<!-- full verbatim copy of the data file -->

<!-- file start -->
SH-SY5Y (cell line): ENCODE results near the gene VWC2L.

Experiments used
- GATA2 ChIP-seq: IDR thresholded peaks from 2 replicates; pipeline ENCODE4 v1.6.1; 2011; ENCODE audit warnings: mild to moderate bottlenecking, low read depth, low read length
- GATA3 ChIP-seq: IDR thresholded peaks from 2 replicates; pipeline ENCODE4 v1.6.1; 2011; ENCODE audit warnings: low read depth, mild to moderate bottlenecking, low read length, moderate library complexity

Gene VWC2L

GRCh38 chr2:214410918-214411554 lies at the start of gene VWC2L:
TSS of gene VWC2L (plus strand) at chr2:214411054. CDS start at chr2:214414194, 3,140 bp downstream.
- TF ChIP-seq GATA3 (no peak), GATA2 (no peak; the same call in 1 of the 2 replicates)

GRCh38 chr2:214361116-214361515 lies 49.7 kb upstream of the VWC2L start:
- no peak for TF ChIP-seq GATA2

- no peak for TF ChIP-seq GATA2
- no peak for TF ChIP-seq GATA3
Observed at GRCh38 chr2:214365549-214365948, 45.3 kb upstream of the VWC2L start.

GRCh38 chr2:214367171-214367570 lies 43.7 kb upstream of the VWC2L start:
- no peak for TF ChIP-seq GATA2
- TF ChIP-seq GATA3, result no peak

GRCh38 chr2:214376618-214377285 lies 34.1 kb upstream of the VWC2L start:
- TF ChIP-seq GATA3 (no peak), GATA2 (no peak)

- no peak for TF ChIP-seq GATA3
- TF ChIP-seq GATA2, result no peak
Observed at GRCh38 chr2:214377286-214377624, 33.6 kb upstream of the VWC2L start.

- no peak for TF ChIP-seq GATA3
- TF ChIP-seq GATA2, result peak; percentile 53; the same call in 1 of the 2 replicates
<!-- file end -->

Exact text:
SH-SY5Y (cell line): ENCODE results near the gene VWC2L.

Experiments used
- GATA2 ChIP-seq: IDR thresholded peaks from 2 replicates; pipeline ENCODE4 v1.6.1; 2011; ENCODE audit warnings: mild to moderate bottlenecking, low read depth, low read length
- GATA3 ChIP-seq: IDR thresholded peaks from 2 replicates; pipeline ENCODE4 v1.6.1; 2011; ENCODE audit warnings: low read depth, mild to moderate bottlenecking, low read length, moderate library complexity

Gene VWC2L

GRCh38 chr2:214410918-214411554 lies at the start of gene VWC2L:
TSS of gene VWC2L (plus strand) at chr2:214411054. CDS start at chr2:214414194, 3,140 bp downstream.
- TF ChIP-seq GATA3 (no peak), GATA2 (no peak; the same call in 1 of the 2 replicates)

GRCh38 chr2:214361116-214361515 lies 49.7 kb upstream of the VWC2L start:
- no peak for TF ChIP-seq GATA2

- no peak for TF ChIP-seq GATA2
- no peak for TF ChIP-seq GATA3
Observed at GRCh38 chr2:214365549-214365948, 45.3 kb upstream of the VWC2L start.

GRCh38 chr2:214367171-214367570 lies 43.7 kb upstream of the VWC2L start:
- no peak for TF ChIP-seq GATA2
- TF ChIP-seq GATA3, result no peak

GRCh38 chr2:214376618-214377285 lies 34.1 kb upstream of the VWC2L start:
- TF ChIP-seq GATA3 (no peak), GATA2 (no peak)

- no peak for TF ChIP-seq GATA3
- TF ChIP-seq GATA2, result no peak
Observed at GRCh38 chr2:214377286-214377624, 33.6 kb upstream of the VWC2L start.

- no peak for TF ChIP-seq GATA3
- TF ChIP-seq GATA2, result peak; percentile 53; the same call in 1 of the 2 replicates